For any two points on a hexagonal grid with integer coordinates there is a unique parallelogram which contains all of the shortest paths (in terms of taxicab norm) between these points. See the picture:

enter image description here

Knowing the coordinates of both points in a hexagonal system $(u_1,v_1,w_1)$ and $(u_2,v_2,w_2)$, how do we find other two vertices of the parallelogram? I mean the general formula.

On the rectangular grid it's very simple. We just switch the coordinates to get the rectangle containing all shortest taxicab paths:



What do I know about this parallelogram on a hexagonal grid:

  • Its angles are $\pi/3$ and $2 \pi/3$
  • Its larger diagonal length is equal to the Euclidean distance between the points:


With $a=u_1-u_2$, $b=v_1-v_2$, $c=w_1-w_2$.

I accept any convention for hexagonal coordinates, as long as it solves the problem.

The coordinates I use are explained in detail in this question.


As for the explanation why we need three coordinate axes, see this picture:

enter image description here

There are $6$ intersection points in general, but we need to find the two which are closest to the line, connecting the original points. The intersection points are:







This is why this problem is trivial for rectangular lattice (only two intersection points), but more complicated for hexagonal lattice (six intersection points).

How do I choose the correct two points which define the smallest parallelogram?

  • $\begingroup$ Are these coordinates even unique? It seems that $(1,1,0)=(0,0,-1)$ i.e. in your diagram if one starts at the origin of the suggested 3 coordinates indicated by the three black segments, and then goes 1 unit in each of the u and v directions, one arrives at the hexagon which is "up and right" and adjacent to the hexagon containing the origin (so that could be called $(1,1,0).$. But another way to get there is to face in the w direction and go backward one step, i.e. $(0,0,-1).$ $\endgroup$ – coffeemath Apr 6 '16 at 1:58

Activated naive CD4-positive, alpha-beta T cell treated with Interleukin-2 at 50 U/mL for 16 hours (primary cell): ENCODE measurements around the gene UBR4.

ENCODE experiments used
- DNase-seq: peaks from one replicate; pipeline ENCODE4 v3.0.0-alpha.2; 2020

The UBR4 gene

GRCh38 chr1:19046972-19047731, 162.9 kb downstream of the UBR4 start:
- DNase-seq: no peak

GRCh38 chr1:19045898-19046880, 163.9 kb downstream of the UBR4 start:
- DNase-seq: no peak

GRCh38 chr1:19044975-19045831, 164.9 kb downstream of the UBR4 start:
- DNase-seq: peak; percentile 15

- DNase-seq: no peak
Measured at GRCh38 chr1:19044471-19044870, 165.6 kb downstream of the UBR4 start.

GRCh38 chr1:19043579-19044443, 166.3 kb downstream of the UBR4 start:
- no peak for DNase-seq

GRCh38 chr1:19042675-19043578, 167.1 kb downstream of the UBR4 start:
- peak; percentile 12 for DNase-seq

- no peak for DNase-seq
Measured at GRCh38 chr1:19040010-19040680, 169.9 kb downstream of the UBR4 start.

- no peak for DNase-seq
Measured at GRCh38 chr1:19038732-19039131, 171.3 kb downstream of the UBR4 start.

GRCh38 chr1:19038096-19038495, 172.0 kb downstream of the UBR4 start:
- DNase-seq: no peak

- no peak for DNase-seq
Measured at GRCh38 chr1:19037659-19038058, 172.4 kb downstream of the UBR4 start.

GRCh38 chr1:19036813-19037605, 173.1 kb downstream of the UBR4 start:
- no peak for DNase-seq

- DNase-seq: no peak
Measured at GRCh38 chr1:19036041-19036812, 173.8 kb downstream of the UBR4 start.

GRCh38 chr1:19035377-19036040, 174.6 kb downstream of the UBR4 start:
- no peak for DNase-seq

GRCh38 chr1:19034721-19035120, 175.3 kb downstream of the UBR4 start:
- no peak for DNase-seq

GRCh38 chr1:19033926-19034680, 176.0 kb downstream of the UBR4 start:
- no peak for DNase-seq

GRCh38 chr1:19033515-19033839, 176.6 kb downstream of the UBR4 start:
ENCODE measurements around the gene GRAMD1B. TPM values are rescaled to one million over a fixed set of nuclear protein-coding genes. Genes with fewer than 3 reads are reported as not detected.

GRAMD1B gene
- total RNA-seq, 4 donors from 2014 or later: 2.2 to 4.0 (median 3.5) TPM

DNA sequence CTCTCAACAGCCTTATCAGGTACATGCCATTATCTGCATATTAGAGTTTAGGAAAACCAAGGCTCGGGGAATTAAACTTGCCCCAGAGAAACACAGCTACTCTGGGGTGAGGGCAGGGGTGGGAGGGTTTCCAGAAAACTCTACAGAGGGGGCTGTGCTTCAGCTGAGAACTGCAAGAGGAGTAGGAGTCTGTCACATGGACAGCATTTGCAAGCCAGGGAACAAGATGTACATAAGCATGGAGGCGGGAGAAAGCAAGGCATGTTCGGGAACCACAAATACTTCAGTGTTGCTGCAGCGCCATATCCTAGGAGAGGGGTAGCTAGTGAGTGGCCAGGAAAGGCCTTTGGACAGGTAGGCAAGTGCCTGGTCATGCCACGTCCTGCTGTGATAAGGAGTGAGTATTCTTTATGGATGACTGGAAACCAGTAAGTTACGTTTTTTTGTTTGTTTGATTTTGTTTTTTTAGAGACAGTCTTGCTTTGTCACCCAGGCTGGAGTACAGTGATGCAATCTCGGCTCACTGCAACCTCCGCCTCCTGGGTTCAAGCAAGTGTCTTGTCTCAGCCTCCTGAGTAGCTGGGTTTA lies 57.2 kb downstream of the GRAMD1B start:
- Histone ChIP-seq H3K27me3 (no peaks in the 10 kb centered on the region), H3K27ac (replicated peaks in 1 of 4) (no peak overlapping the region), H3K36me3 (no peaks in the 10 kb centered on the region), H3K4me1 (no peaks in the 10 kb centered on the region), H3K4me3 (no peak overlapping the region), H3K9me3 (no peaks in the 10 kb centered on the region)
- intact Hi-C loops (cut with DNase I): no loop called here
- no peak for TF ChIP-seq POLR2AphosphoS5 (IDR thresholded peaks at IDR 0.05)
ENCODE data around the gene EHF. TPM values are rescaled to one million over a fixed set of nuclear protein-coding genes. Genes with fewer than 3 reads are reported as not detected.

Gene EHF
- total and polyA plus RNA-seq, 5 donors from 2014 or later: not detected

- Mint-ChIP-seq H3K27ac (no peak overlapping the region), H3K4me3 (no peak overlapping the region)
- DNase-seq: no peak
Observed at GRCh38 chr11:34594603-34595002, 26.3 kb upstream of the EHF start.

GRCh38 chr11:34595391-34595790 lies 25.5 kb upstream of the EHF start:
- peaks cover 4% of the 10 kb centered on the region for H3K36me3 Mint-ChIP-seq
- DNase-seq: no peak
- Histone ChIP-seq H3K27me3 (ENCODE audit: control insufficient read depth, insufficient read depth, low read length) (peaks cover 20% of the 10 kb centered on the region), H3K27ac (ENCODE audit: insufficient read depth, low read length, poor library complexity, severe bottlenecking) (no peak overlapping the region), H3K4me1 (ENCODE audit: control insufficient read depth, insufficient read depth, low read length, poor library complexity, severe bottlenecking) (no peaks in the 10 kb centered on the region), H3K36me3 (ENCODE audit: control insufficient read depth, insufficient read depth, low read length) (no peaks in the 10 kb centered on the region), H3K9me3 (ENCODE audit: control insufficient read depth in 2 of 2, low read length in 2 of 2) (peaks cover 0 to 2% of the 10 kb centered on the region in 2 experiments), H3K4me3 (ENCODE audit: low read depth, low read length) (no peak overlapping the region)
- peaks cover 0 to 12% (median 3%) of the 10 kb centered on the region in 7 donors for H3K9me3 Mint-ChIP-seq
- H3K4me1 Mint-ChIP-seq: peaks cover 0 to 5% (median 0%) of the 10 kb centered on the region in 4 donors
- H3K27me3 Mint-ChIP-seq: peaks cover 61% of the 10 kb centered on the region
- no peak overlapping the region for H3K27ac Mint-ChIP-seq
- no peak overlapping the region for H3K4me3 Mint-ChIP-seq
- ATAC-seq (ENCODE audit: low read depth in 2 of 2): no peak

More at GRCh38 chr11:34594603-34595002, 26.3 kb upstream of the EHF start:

• $\begingroup$ @coffeemath, No, the coordinates are not unique, up to the addition of $(p,p,p)$ for any integer $p$. The distance $d$ stays the same $\endgroup$ – Yuriy S Apr 6 '16 at 5:39
  • $\begingroup$ If three coodinates are used, how is the taxicab distance to be defined? $\endgroup$ – coffeemath Apr 6 '16 at 11:45
  • $\begingroup$ @coffeemath, to clarify - the taxicab distance is precisely the smallest number of steps we need to take to get from one point to another. There can be no confusion about it even with three coordinates $\endgroup$ – Yuriy S Apr 6 '16 at 11:56
  • 1
    $\begingroup$ @coffeemath, it doesn't matter about triangle inequality. As for the other question, I only consider points with integer coordinates in $u,v,w$ system, not in the cartesian system $\endgroup$ – Yuriy S Apr 6 '16 at 12:28

The following is an attempt to describe how to obtain the "other vertices" of the parallelogram in order to see how to get the least lattice-step distances.

Let $P,Q$ be two points on the lattice which we desire to complete to a parallelogram, in such a way that moving along edges from $P $ to $Q$ gives the shortest path in lattice moves. There is no loss if we take $P=(0,0,0),$ and $Q=(a,b,c)$ may by use of addition/subtraction of $(t,t,t)$ be put into its unique form with one coordinate zero and the other two nonnegative. In what follows all triples will be assumed to be in this unique form. [This is the format used in the OP's previous post, linked to in this post.]